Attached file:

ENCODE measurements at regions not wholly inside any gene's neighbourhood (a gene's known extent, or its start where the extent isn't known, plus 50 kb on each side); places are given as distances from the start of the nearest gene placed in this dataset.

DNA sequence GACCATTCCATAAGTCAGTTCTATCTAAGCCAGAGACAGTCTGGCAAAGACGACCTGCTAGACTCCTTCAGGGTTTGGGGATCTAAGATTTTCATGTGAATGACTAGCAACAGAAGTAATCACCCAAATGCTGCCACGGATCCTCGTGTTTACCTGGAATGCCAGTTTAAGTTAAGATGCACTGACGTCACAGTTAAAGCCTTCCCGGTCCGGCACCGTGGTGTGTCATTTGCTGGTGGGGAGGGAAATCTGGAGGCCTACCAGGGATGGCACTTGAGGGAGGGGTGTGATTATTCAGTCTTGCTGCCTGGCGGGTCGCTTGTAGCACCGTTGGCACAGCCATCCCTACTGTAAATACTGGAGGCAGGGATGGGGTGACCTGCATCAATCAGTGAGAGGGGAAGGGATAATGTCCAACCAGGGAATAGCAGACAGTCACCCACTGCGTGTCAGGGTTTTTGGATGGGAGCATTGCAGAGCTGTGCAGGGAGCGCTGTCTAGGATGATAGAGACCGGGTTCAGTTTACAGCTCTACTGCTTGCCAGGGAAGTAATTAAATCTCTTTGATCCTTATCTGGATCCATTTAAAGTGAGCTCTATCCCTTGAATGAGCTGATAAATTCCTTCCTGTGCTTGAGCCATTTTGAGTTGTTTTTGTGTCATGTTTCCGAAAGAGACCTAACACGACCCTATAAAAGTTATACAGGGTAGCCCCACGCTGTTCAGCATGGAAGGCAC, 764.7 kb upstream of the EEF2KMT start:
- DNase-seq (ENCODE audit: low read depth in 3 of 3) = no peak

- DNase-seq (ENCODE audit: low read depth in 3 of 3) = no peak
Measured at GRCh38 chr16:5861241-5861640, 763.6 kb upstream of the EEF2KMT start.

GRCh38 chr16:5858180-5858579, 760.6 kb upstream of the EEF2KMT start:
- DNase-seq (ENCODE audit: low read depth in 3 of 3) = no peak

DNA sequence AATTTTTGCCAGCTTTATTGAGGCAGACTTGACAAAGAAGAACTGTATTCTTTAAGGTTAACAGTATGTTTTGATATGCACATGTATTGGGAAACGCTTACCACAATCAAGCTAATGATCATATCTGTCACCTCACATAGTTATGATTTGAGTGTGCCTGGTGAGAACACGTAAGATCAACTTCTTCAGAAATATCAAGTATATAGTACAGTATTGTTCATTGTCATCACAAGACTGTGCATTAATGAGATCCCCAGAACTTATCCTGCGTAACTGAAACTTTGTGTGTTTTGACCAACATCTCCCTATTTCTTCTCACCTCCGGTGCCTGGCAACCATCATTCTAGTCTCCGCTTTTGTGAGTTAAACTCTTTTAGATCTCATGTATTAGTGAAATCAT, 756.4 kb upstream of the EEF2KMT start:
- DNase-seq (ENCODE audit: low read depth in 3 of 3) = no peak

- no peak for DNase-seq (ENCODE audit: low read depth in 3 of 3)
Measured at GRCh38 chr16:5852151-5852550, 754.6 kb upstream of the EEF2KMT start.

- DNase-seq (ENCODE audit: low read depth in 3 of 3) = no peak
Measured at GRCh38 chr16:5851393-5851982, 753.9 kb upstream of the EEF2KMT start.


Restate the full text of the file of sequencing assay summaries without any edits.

ENCODE measurements at regions not wholly inside any gene's neighbourhood (a gene's known extent, or its start where the extent isn't known, plus 50 kb on each side); places are given as distances from the start of the nearest gene placed in this dataset.

DNA sequence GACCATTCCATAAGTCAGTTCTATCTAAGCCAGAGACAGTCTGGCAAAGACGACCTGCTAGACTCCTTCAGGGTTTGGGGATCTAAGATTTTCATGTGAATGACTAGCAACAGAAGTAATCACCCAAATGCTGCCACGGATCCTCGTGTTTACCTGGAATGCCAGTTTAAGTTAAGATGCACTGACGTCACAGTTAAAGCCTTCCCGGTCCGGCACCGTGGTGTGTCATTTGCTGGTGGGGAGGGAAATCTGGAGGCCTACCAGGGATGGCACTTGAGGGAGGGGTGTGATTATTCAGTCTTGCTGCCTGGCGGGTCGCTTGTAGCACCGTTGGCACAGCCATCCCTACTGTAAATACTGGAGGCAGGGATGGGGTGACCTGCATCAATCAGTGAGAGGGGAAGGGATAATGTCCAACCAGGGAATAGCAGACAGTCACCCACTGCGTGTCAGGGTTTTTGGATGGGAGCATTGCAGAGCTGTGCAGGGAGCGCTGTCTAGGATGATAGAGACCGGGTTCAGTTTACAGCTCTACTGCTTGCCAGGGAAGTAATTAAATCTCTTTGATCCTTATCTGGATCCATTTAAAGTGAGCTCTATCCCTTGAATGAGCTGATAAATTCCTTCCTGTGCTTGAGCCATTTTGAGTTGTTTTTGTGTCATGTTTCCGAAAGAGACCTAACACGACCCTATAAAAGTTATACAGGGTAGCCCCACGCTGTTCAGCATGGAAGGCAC, 764.7 kb upstream of the EEF2KMT start:
- DNase-seq (ENCODE audit: low read depth in 3 of 3) = no peak

- DNase-seq (ENCODE audit: low read depth in 3 of 3) = no peak
Measured at GRCh38 chr16:5861241-5861640, 763.6 kb upstream of the EEF2KMT start.

GRCh38 chr16:5858180-5858579, 760.6 kb upstream of the EEF2KMT start:
- DNase-seq (ENCODE audit: low read depth in 3 of 3) = no peak

DNA sequence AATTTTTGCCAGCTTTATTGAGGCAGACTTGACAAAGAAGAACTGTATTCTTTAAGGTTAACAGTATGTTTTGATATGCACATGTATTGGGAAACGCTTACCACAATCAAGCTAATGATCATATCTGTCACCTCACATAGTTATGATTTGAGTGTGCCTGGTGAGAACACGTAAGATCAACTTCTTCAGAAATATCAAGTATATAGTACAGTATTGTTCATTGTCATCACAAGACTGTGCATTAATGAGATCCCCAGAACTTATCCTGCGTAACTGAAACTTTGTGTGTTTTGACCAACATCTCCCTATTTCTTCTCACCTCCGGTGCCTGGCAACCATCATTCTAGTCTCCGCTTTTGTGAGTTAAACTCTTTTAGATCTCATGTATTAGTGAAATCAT, 756.4 kb upstream of the EEF2KMT start:
- DNase-seq (ENCODE audit: low read depth in 3 of 3) = no peak

- no peak for DNase-seq (ENCODE audit: low read depth in 3 of 3)
Measured at GRCh38 chr16:5852151-5852550, 754.6 kb upstream of the EEF2KMT start.

- DNase-seq (ENCODE audit: low read depth in 3 of 3) = no peak
Measured at GRCh38 chr16:5851393-5851982, 753.9 kb upstream of the EEF2KMT start.